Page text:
- This Is How It Always Is
“Did you see the Statue of Liberty?” Elena asked Davis.
“No,” said Davis.
Miss Appleton clapped her hands together. “Boys and girls, you asked good questions, and you asked them nicely and quietly, so I’m putting a cookie token in our cookie jar to help us earn our cookie party. Now, let’s all find our math partners for Math Trays. Blue table, you may get up and get your math trays.…”
And that was it. No one looked askance at Claude. No one whispered something nasty. Claude’s brown jean skirt and wings were no more or less interesting than a trip to New York or a haircut or certainly an ordinary lost tooth (teeth got lost like tourists among the kindergarten set). They were, bless them, too self-involved to be invested in Claude’s identity crisis. They were too much five-year-olds to give a cookie token about anyone but themselves.
As he got in line for lunch, Claude sidled by Penn’s mini chair to whisper, “You can go home now, Dad.”
“You okay, baby?”
“I’m proud of you, Claude.”
“I’m proud of you too, Daddy.”
The next morning Claude asked at breakfast, “How long will it take to grow hair down to my butt?”
And Rigel said, “How long will it take to grow hair on my butt?”
And Orion said, “Hairy butt, hairy butt.”
Claude was wearing a purple corduroy jumper over rainbow-striped tights. And he had shed his wings.
The kindergarteners were unfazed. Very little is unalterable as far as five-year-olds are concerned. Very little doesn’t change. One day those squiggly lines in books transmute into words. One day actual pieces of your mouth start falling off. One day your beloved resolves into a kind of ratty stuffed animal, and for the first time in your life, you feel fine about leaving him home. One day, like magic, you can balance on two wheels. That one day you could be a boy and the next become a girl was not out of their dominion.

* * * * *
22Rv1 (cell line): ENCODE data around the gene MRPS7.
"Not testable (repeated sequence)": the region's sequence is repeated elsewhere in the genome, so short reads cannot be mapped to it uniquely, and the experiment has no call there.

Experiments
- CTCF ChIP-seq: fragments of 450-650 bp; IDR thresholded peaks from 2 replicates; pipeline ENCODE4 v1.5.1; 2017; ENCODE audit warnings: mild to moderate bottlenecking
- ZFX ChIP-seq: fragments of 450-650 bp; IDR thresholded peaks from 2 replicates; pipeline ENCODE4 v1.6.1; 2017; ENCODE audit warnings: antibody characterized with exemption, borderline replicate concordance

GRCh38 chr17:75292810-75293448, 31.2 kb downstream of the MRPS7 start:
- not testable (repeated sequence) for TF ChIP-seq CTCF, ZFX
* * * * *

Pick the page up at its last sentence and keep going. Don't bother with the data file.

But the older kids had some questions. And they did not always ask them kindly. On the playground at recess, third-graders demanded, “Why are you wearing a dress?” Eight-year-olds pointed at Claude in the cafeteria and sang, “Boooooy girrrrrl boooooy girrrrrl,” like police sirens. Fellow fifth-graders sneered at Rigel and Orion, “Your gay little brother is so gay.” And when Claude tried to jump rope or use the monkey bars or the slide, there was a constant barrage of “Are you a boy or a girl? Are you a boy or a girl? Are you a boy or a girl?” from kids older and bigger and stronger than he. Because he didn’t know the answer, he said nothing. And because he said nothing, they kept asking the question.
Claude decided it was too cold to go outside at recess anyway and spent it alone in the library instead. Claude was content to eat lunch on his lap in the bathroom. But after a few times, the nurse told him her bathroom was only for going to the bathroom in, not for eating lunch in. So Claude went back to the little boys’ room.
Miss Appleton kept him in from recess one day to ask, “Where are you going to the bathroom?”
“I’m not going to the bathroom,” said Claude. “I’m going to the library.”
She took a deep breath. “When you go to the bathroom, where do you go to the bathroom?”
“Where I always go to the bathroom.”
“In the boys’ bathroom?”
Claude nodded. He knew he’d done something wrong; he just didn’t know what it was.
“Why are you using the boys’ bathroom?”
“Because I’m a boy?”
She took another deep breath. “Then why are you wearing a dress?”
Claude was confused. They’d been through this. “I like to wear a dress.”
“Little boys do not wear dresses.” Miss Appleton tried to channel her usual patience. “Little girls wear dresses. If you are a little boy, you can’t wear a dress. If you are a little girl, you have to use the nurse’s bathroom.”
“But little girls use the girls’ bathroom,” said Claude.
“But you’re not a little girl,” Miss Appleton said through her teeth.
At the end of the day, Victoria Revels called. “We are happy to treat your child like a girl if that is what he believes himself to be,” she began.
“Not happy,” Penn corrected. “Legally obligated.”
“Both,” said Ms. Revels. “But it cannot be just on a whim.”
“Meaning if he thinks he is a girl, he has gender dysphoria, and we will accommodate that. If he just wants to wear a dress, he is being disruptive and must wear normal clothes.”
“I’m not sure either Claude or I or even you understand the distinctions you’re making up as you go along here,” said Penn.
“It’s confusing,” the district representative acknowledged, “for Miss Appleton and for the children and clearly also for Claude. No one knows how to treat this child. Do we say he or she? Does Claude line up with the boys or the girls? Why is his hair still short? Why hasn’t he changed his name?”
“Aren’t there girls in the class with short hair?” said Penn. “Aren’t there girls in the class who wear pants?”